Since the last war with the Decepticons, the Autobots have been living on Earth peacefully and helping the humans with their conflict problems. When the Autobots hear about a Cybertronian spacecraft that was found on the moon by humans, they race to get hold of it. The Autobots and humans must ensure its cargo does not get into the hands of the Decepticons…
Transformers: Dark of the Moon suffers from the same ailments as its predecessor, Revenge of the Fallen. It may look and sound great, but there is very little substance to the film beyond this. The narrative leaves a lot to be desired. Although the initial premise sounds quite adequate for a second sequel, its execution lets the movie down.
Lessons were not learnt from the last film. The pacing in Dark of the Moon is off; too much time is spent building up to the ending action. As a result, the ending is anticlimactic. It feels protracted; there are too many lulls before the big fight. Any momentum that had been building is offset but a lack of strong direction. The film goes on for far too long. There are plenty of scenes that could have been trimmed significantly, or even omitted altogether.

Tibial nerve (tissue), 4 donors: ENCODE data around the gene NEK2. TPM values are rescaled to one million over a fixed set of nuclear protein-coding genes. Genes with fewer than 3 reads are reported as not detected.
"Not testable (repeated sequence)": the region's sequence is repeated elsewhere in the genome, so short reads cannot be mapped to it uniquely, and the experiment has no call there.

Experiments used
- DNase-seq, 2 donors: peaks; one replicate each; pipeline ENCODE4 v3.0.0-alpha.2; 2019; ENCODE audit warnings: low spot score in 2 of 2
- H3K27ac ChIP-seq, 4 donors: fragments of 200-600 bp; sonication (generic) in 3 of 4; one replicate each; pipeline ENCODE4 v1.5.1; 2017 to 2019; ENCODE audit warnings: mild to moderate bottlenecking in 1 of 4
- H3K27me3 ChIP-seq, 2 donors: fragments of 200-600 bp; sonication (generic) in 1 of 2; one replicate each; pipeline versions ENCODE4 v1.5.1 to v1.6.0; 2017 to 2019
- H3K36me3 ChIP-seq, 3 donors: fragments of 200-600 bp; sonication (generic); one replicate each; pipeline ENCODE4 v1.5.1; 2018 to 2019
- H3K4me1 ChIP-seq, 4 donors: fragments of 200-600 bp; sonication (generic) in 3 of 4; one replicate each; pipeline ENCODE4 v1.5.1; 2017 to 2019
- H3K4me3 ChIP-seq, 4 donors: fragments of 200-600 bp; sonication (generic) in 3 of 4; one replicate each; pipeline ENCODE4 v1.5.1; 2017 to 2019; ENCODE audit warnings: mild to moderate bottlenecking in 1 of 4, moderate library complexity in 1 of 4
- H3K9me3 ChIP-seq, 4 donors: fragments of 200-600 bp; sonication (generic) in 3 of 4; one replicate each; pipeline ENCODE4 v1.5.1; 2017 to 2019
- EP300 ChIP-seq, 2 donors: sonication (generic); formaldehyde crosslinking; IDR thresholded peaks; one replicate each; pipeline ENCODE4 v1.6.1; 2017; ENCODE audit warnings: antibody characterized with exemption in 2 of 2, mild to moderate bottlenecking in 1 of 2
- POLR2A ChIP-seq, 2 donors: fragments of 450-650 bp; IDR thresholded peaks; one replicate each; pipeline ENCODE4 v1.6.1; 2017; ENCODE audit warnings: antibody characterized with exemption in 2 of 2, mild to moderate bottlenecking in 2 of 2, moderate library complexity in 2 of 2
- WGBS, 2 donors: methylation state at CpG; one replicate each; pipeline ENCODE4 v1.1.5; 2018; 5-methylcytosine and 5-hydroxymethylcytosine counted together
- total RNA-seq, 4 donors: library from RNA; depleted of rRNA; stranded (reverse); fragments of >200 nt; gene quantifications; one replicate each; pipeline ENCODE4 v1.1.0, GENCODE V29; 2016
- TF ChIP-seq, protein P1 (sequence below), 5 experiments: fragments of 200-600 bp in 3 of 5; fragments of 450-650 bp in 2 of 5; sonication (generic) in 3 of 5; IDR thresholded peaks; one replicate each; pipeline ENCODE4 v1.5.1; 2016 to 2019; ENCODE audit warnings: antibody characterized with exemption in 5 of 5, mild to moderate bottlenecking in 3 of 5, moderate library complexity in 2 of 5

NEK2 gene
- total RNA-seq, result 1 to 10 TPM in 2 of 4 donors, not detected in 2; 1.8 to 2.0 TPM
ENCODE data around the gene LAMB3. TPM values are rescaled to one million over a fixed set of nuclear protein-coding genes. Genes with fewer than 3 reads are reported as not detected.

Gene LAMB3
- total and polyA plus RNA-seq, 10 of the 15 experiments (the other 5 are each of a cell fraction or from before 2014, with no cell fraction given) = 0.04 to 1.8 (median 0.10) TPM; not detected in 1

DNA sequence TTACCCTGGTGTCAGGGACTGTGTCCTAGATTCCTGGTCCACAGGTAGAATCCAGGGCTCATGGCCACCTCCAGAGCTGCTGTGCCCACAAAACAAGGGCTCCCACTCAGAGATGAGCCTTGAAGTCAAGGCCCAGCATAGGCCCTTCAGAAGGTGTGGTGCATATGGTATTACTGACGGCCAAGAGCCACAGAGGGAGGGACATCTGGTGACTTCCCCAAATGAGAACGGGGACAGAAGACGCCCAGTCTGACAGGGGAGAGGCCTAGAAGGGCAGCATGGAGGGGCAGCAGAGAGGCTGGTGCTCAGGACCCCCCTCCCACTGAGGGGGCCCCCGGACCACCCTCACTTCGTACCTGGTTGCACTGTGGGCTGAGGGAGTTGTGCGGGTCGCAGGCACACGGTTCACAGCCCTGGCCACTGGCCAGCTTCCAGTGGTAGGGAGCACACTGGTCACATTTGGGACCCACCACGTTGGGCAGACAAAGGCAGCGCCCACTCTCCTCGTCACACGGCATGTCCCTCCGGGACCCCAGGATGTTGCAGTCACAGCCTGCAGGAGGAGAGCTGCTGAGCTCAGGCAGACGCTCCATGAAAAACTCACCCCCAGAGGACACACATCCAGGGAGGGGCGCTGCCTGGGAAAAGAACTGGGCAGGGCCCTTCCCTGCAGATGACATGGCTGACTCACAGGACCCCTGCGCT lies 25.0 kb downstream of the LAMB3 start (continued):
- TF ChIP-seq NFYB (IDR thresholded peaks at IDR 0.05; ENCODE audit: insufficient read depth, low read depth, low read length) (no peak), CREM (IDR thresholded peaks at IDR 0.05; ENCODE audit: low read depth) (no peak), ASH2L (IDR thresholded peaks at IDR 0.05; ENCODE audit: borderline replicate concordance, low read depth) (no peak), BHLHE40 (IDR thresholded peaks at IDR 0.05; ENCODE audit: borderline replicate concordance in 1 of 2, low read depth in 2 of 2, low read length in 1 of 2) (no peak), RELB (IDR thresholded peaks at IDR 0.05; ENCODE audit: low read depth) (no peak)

Screenwriter Ehren Kruger’s dialogue is terrible at times, especially from the machines. There is humour to be found in the film, particularly around the central character of Sam. However, the film relies on crude national stereotypes in its depictions of the Autobots and Decepticons. The cartoon series has much greater character development than this film. Elsewhere, the lack of attention to detail is just as palpable. New characters are introduced, yet some of them just disappear before the final third of the film.
The effects are superb, and the entire film has a glossy sheen. Dark of the Moon is also one of the rare cases where it is worth seeing a live-action movie in 3D. The sound is bombastic, pulsating through the action sequences. However, Steve Jablonsky’s score is sometimes reminiscent of Hans Zimmer’s The Dark Knight soundtrack. This is compounded by a set piece where the action and location are strikingly similar to one in Christopher Nolan’s 2008 film.
Performances vary throughout the film. Shia LaBeouf is amusing as ever as Sam. John Malkovich is good, but underused in his role. Rosie Huntington-Whiteley, however, is atrocious. Although the role of Carly requires her to do little but look attractive and be rescued, she is incredibly inauthentic.
So much energy was expended in the special effects for Dark of the Moon, and it really shows in the end product. It is a pity not even a small percentage of this effort was put into the screenplay.